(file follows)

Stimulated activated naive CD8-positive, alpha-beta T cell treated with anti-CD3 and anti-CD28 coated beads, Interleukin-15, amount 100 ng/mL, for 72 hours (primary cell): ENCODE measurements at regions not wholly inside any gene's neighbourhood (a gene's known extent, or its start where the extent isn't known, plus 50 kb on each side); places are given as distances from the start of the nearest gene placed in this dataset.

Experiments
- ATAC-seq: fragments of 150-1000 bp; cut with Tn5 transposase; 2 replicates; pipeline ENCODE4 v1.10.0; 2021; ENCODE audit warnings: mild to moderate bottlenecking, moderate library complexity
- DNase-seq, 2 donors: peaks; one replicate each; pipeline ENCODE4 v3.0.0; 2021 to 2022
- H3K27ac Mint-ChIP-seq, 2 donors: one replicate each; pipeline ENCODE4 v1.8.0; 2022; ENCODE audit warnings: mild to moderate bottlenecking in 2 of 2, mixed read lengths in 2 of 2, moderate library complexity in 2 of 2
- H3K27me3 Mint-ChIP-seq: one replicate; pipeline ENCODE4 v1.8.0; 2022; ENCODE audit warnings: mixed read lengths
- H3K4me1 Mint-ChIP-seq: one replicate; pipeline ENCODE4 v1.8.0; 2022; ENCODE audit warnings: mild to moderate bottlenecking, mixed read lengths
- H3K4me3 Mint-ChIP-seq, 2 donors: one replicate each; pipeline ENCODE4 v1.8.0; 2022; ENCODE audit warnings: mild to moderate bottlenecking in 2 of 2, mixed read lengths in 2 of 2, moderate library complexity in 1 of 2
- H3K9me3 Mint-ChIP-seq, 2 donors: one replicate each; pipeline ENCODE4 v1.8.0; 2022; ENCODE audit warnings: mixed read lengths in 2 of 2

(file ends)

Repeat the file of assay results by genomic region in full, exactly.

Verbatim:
Stimulated activated naive CD8-positive, alpha-beta T cell treated with anti-CD3 and anti-CD28 coated beads, Interleukin-15, amount 100 ng/mL, for 72 hours (primary cell): ENCODE measurements at regions not wholly inside any gene's neighbourhood (a gene's known extent, or its start where the extent isn't known, plus 50 kb on each side); places are given as distances from the start of the nearest gene placed in this dataset.

Experiments
- ATAC-seq: fragments of 150-1000 bp; cut with Tn5 transposase; 2 replicates; pipeline ENCODE4 v1.10.0; 2021; ENCODE audit warnings: mild to moderate bottlenecking, moderate library complexity
- DNase-seq, 2 donors: peaks; one replicate each; pipeline ENCODE4 v3.0.0; 2021 to 2022
- H3K27ac Mint-ChIP-seq, 2 donors: one replicate each; pipeline ENCODE4 v1.8.0; 2022; ENCODE audit warnings: mild to moderate bottlenecking in 2 of 2, mixed read lengths in 2 of 2, moderate library complexity in 2 of 2
- H3K27me3 Mint-ChIP-seq: one replicate; pipeline ENCODE4 v1.8.0; 2022; ENCODE audit warnings: mixed read lengths
- H3K4me1 Mint-ChIP-seq: one replicate; pipeline ENCODE4 v1.8.0; 2022; ENCODE audit warnings: mild to moderate bottlenecking, mixed read lengths
- H3K4me3 Mint-ChIP-seq, 2 donors: one replicate each; pipeline ENCODE4 v1.8.0; 2022; ENCODE audit warnings: mild to moderate bottlenecking in 2 of 2, mixed read lengths in 2 of 2, moderate library complexity in 1 of 2
- H3K9me3 Mint-ChIP-seq, 2 donors: one replicate each; pipeline ENCODE4 v1.8.0; 2022; ENCODE audit warnings: mixed read lengths in 2 of 2